Ömie Artists (Oro Province, Papua New Guinea)

ÖMIE ARTISTS is a cooperative of Ömie tribeswomen barkcloth painters from Mt. Lamington in Oro Province, Papua New Guinea. Barkcloth is the traditional textile of the Ömie tribe. Ancient clan designs are either painted with natural pigments in freehand onto the cloth or the cloth is dyed in river mud and the designs are appliquéd. Women wear nioge (skirts) while men wear givai (loincloths). Barkcloth serves important purposes in marriage, funerary and initiation ceremonies as well as utilitarian purposes such as blankets. Ömie barkcloths are still worn today by men, women and children during traditional ceremonies which can involve feasting and spectacular performances of singing, dancing and kundu-drumming. Nioge have been produced by Ömie women for gallery exhibitions since the cooperative was founded in 2004.

Women prepare the barkcloth by harvesting the inner bark pulp of rainforest trees which they then pound and fold repetitiously on flat stones in the river until a strong, fibrous sheet of cloth is produced. The cloth is then left to cure in the sun. The red, yellow and black coloured pigments are created from fruits, ferns, leaves and ash. Common painting implements include strong grasses, fashioned wooden sticks and frayed betelnut husks.

In 1951 Huvaemo erupted which correlated with the coming of the first missionaries who banned the ancient initiation ceremony known as the ujawé that involved tattooing clan insignia (sor'e) onto the skin. The Dahorurajé clan Chiefs Warrimou and Nogi took the eruption as a warning from the Spirit of Huvaemo and the ancestors to all Ömie people - they must hold onto their traditional culture and turn away from these outsiders. So the Chiefs spread the word throughout the tribe to encourage the women to paint their tattoo designs onto the barkcloth to appease the ancestors. And so triumphantly, the Ömie have managed to preserve their traditional tattoo designs through the women's strong barkcloth painting tradition.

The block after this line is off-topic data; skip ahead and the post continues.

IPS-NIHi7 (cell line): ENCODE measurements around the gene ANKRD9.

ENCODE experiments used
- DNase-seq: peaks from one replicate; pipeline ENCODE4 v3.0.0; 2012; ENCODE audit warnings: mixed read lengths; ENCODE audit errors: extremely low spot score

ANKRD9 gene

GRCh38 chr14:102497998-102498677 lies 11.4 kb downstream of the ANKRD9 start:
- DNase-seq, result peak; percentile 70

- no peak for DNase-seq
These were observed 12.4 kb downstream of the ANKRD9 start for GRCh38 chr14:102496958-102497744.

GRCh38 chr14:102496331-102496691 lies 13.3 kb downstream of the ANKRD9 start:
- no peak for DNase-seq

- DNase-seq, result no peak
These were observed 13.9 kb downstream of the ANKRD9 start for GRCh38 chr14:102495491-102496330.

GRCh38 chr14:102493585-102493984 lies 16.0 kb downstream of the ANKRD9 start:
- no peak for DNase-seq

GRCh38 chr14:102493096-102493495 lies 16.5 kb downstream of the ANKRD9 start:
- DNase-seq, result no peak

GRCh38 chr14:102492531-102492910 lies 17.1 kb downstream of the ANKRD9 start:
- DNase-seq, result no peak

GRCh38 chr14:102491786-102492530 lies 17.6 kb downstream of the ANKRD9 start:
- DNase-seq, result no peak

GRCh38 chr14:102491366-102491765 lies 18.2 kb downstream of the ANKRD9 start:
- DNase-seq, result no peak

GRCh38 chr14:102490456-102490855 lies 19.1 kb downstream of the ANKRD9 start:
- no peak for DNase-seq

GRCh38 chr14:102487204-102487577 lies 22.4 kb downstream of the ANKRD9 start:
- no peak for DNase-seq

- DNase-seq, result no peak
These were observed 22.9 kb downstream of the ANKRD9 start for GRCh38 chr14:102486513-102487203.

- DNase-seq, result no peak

Traditional Ömie culture as well as Ömie territory's lush rainforests, wild rivers and sacred creation sites such as the volcano Huvaemo and Mount Obo provide a plethora of subjects from which the artists continue to draw inspiration for their painting designs. 

Ömie Artists is fully owned and governed by Ömie people. Five Art Centres service artists across eight villages and each of the centres play a vital role by ensuring that Ömie art and culture remains strong and by providing economic returns to their artists. Ömie Artists' Manager works closely with a Committee of Art Centre Coordinators to facilitate sustainable production and ethical sales of artists' works and to protect the rights of the artists. The Manager and Committee work in close consultation with clan Chiefs and elders to ensure that traditional Ömie clan copyright laws have been upheld and highly sacred information withheld before distribution. 

Since the first exhibition in 2006 the barkcloth art of the Ömie women has been highly celebrated, culminating in the National Gallery of Victoria's landmark exhibition Wisdom of the Mountain: Art of the Ömie in 2009. Artists have also been included in major exhibitions such as Cloth That Grows on Trees at the Textile Museum of Canada in 2007; 17th Biennale of Sydney at the Museum of Contemporary Art in 2010; and Paperskin: The Art of Tapa Cloth at the Museum of New Zealand Te Papa Tongarewa in 2010. In 2012 major exhibitions of Ömie art were held at the Fowler Museum UCLA and the de Young Museum in the USA. Significant collections of Ömie art are held in both public and private collections including the National Gallery of Victoria, National Gallery of Australia, and Queensland Art Gallery.

Text: Brennan King © Ömie Artists 2011